The nation was also keeping its eyes on Florida: A state known for its blasé handling of Covid-19, recently prohibiting the discussions of sexual orientation in elementary schools in what is known as the ‘Don’t Say Gay’ bill, rejecting textbooks and curriculum addressing racism, and banning abortion after 15 weeks, all with Governor Ron Desantis being the face of Florida in its step from being a swing state to a right-wing experiment. Desantis not only kept his seat as governor, but managed to flip Miami-Dade County which had been voting Democrat for over 20 years. He is expected to run for president and face Donald Trump in 2024, who is currently also hunkering down in Florida at his Mar-a-Lago estate. Florida Republican Senator Marco Rubio also secured his third term in Congress.
Some firsts in these elections include Maryland electing Democrat Wes Moore as its first Black governor and Massachusetts electing its first female and first lesbian governor Maura Healey, also a Democrat. Arkansas elected former Trump White House press secretary Sarah Huckabee Sanders as the state’s first female governor. California projected to have Alex Padilla as its first Latino senator, Democrat Rob Bonta as the first Filipino American attorney general, California’s first elected Black secretary of state, Shirley Weber, and Democrat Robert Garcia, the first out LGBTQ immigrant elected to Congress.
In Texas, the hardline conservative governor Greg Abbott was re-elected, defeating Beto O’Rourke who was once a Democratic presidential candidate. Abbott is known for his anti-abortion and anti-gun control policies, as Texas has recently been under the spotlight in light of Supreme Court’s overturning of Roe v. Wade with the state banning abortions, and the elementary school massacre in Uvalde.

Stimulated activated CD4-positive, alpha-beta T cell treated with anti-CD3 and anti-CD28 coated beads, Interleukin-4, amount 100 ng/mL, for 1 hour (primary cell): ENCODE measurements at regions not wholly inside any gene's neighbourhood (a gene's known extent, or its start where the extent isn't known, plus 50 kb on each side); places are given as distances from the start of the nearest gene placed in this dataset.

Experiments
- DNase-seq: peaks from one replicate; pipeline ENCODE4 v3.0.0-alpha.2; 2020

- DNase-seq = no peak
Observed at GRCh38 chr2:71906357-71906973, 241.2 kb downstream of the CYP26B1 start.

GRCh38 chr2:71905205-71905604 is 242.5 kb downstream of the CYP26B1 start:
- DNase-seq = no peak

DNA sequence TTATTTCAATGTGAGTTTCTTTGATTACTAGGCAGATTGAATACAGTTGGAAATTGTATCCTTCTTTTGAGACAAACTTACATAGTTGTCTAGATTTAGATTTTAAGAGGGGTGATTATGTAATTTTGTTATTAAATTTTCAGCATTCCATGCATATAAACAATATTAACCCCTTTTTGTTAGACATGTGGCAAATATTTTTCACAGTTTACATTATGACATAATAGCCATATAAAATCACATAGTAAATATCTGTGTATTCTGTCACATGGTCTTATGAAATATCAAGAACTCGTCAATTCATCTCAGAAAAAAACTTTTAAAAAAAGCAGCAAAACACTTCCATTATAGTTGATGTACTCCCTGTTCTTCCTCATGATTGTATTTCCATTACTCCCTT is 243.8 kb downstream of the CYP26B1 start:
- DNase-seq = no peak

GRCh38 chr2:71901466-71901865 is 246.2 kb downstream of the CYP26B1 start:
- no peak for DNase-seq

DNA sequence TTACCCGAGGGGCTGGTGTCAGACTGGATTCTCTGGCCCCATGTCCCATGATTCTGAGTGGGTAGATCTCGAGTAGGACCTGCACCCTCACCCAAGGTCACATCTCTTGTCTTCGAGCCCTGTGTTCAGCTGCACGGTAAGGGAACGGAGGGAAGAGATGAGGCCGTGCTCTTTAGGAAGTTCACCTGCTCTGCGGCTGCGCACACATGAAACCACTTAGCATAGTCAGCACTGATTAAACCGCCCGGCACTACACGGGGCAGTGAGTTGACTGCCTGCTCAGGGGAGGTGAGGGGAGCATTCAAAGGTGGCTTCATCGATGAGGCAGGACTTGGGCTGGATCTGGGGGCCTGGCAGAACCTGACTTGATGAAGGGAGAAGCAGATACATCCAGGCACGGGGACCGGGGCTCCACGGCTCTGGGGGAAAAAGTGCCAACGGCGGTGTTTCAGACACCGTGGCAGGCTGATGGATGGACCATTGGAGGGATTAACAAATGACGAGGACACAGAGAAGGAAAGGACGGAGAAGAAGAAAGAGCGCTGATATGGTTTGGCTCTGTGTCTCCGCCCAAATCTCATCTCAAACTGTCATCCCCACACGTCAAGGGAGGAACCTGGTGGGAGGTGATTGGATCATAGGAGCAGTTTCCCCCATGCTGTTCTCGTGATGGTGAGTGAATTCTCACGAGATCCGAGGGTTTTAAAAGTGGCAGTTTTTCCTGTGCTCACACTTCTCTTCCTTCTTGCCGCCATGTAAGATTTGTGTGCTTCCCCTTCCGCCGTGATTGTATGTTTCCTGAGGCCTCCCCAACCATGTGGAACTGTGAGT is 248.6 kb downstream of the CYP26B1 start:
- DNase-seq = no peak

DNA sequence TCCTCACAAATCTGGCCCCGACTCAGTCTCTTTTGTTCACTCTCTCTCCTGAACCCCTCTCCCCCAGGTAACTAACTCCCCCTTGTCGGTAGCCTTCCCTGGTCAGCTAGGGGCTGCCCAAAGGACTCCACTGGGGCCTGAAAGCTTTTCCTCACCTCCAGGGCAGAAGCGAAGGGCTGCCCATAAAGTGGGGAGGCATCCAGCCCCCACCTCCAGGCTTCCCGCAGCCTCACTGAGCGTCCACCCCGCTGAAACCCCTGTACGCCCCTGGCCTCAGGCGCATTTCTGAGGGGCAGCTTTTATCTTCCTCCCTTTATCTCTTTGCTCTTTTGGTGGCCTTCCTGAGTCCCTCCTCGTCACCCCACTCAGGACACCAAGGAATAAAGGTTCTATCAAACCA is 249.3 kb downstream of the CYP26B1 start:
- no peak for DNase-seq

The recent overturning of Roe v. Wade by the Supreme Court which leaves the right to abortion up to the states to decide, brought American voters in many states on both the left and right to rush to the poles. In Kentucky for example, voters failed to approve an anti-abortion amendment to the state constitution, while Californians voted to enshrine abortion rights into California’s constitution.
The midterms also come at a time when threats to democracy have loomed since the January 6 insurrection on the U.S. Capitol, and when Republican politicians who claim the 2020 elections were stolen are also running for offices during these midterm elections. Nevertheless, it has now become clear as results rush in from all 50 states, that Democrats’ fears of a Republican takeover seem to have been eased.
“So, was this a vote for democracy?” asked Bailey, “Yes, though perhaps not directly. Many political pundits heavily criticized President Biden for making this election a referendum on democracy…However, polling organizations failed to capture the central question: was this a deliberate vote for democracy, or was it an exasperated vote for ‘normalcy’ and therefore democracy? Time will tell, but the important thing is that this election proved that party isn’t everything and political loyalty has its limits.”
With photographers on the ground such as Allison Bailey documenting the political movements in Washington DC along with those across the nation including one of IMAGO’s newest partners USA TODAY Network, our picture desk delivers up-to-date photo coverage of the eventful and unpredictable U.S. midterm elections.
Other previous articles on American politics include:
Article and image selections by Sofia Bergmann.